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THIEF OF SHADOWS
by Elizabeth Hoyt

Genre: Georgian Period, England

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Isabel swallowed at Mr. Makepeace’s low words. His voice sent a shiver across her nerves, making her nipples tighten. Had she heard correctly? Had he just confessed to being a virgin? He was unmarried, true, and by his own admission had never had a sweetheart, but still. Many men resorted to prostitutes—and he lived in an area where they abounded.

But one look at Mr. Makepeace’s proud, stern face disabused her of that notion. Somehow she knew: he would never pay for such an intimate act.

Which meant he was a virgin…and he’d just asked for her tutelage. Surely he didn’t mean—

“Your silence is uncharacteristic, my lady,” he said, still in that deep, precise voice that feathered across her senses. “I hope I have not shocked you with my inexperience…in flirting.”

Flirting. Of course. That was what they were discussing. But she hadn’t imagined the gleam in his dark eyes—or the subtle pause before he’d said “flirting.”

Isabel straightened. She was the experienced one here, after all. “I believe we must work on your introduction, then.”

He merely raised one eyebrow.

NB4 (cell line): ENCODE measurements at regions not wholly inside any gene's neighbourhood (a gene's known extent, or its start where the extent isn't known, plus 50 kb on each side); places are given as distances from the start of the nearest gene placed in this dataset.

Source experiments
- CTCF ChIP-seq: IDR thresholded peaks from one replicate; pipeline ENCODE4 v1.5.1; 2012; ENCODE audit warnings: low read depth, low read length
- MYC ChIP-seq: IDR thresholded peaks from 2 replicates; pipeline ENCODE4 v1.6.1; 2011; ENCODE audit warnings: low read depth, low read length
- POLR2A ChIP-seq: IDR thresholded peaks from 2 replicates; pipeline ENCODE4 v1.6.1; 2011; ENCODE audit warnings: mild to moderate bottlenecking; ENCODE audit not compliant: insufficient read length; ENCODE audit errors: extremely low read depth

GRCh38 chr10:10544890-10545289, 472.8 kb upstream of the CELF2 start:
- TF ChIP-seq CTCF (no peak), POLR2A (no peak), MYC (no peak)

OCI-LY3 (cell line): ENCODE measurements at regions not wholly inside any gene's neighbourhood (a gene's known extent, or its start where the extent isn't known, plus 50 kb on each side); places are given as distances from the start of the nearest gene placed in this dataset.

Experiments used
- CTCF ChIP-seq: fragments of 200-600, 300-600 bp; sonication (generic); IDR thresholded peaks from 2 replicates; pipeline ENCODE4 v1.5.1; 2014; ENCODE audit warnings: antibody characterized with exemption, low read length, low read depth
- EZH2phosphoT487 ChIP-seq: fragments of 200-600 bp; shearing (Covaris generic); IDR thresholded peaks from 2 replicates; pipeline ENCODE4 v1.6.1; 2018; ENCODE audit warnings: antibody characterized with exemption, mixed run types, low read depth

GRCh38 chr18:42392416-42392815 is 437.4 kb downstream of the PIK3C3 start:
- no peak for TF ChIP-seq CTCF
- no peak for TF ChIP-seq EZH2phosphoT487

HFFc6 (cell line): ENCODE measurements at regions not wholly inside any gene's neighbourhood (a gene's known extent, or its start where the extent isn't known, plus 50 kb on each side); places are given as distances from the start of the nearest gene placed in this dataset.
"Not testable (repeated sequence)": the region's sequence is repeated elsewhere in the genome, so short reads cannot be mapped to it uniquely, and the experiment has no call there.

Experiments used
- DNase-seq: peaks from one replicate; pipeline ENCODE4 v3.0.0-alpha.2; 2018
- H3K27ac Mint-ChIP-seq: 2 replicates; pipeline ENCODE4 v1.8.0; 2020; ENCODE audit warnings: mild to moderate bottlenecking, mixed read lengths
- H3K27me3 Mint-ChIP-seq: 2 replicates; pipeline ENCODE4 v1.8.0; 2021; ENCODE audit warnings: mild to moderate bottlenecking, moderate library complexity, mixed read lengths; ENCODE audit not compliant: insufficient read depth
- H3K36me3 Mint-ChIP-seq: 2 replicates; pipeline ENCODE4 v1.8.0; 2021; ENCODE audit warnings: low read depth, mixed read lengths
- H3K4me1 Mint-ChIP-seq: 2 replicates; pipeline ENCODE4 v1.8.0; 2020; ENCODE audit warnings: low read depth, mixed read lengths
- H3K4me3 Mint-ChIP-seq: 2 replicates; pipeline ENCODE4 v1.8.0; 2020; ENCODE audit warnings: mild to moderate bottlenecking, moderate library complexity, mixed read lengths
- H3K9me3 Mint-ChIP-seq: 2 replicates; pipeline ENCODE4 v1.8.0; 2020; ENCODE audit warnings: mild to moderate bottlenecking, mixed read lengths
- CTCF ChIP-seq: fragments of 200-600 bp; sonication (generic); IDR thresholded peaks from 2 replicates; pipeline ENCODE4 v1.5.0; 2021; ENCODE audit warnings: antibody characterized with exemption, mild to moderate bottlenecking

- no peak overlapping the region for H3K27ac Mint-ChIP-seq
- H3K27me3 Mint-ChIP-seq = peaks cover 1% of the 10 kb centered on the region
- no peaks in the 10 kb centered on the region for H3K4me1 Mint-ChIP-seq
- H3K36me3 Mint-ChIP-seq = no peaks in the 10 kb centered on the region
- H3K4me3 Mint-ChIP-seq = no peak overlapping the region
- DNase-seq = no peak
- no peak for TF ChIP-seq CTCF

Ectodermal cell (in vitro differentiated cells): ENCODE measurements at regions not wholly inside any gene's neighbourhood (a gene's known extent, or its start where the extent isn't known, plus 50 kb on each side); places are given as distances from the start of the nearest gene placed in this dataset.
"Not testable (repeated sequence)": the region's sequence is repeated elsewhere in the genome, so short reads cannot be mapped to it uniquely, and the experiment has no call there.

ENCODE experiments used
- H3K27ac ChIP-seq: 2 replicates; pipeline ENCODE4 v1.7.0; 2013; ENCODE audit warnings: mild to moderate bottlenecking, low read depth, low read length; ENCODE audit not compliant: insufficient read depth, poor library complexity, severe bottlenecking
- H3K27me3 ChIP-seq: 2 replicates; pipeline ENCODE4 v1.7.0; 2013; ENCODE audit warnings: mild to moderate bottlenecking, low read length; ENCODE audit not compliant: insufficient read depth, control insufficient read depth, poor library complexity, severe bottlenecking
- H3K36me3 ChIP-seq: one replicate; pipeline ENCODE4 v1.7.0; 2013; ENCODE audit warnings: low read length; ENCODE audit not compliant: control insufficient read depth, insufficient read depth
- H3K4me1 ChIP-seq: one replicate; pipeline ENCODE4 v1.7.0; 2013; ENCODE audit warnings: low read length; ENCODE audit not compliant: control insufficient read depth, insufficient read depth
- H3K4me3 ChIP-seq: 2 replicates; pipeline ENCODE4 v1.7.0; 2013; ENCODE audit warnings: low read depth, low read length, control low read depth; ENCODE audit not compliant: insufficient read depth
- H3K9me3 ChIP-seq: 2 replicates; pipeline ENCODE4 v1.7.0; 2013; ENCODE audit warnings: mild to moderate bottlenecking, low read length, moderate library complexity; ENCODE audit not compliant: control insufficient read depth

She cleared her throat. When had she last been this out of sorts? And over a plain, rigid schoolmaster—a man younger than she! “Flirtation is best begun immediately, even before the introduction. Can you show me your bow?”

He stood slowly and, still holding her eyes, bowed shortly.

She frowned. “No. Something more elegant. Shall I demonstrate?”

“No need.” His gaze was ironic.

This time he backed up a step and pretended to doff an imaginary hat, bowing from the waist, his arms outstretched gracefully.

Isabel’s eyes widened. “If you’ve known all along how to give a proper bow, why haven’t you?”

He straightened slowly and shrugged broad shoulders. “A simple nod of the head gives enough deference without such silly flourishes.”

She rolled her eyes. “Well, from now on flourish, please, when in polite company.”

“As you wish,” he said gravely.

“Now.” She had to stop to inhale, for oddly she found herself out of breath. “Now, I would like you to practice kissing the hand of a lady.”

She extended her hand, hoping he wouldn’t notice the faint tremor of her fingers.

He paced toward her, took her hand, and bent over it. For a moment, his bowed head obscured their hands, but she felt the brush—warm and intimate—of his lips on her knuckles.

She gasped. “You’re supposed to kiss the air above the lady’s knuckles.”

He raised his head, still bowed over her hand, the position bringing his face much closer to hers. She could see tiny shards of gold in his brown eyes. “Isn’t this a lesson in flirtation?”

“Yes, but—”

He straightened to his full height. “Then it seems to me that a real kiss is more to the point than a pretend one.”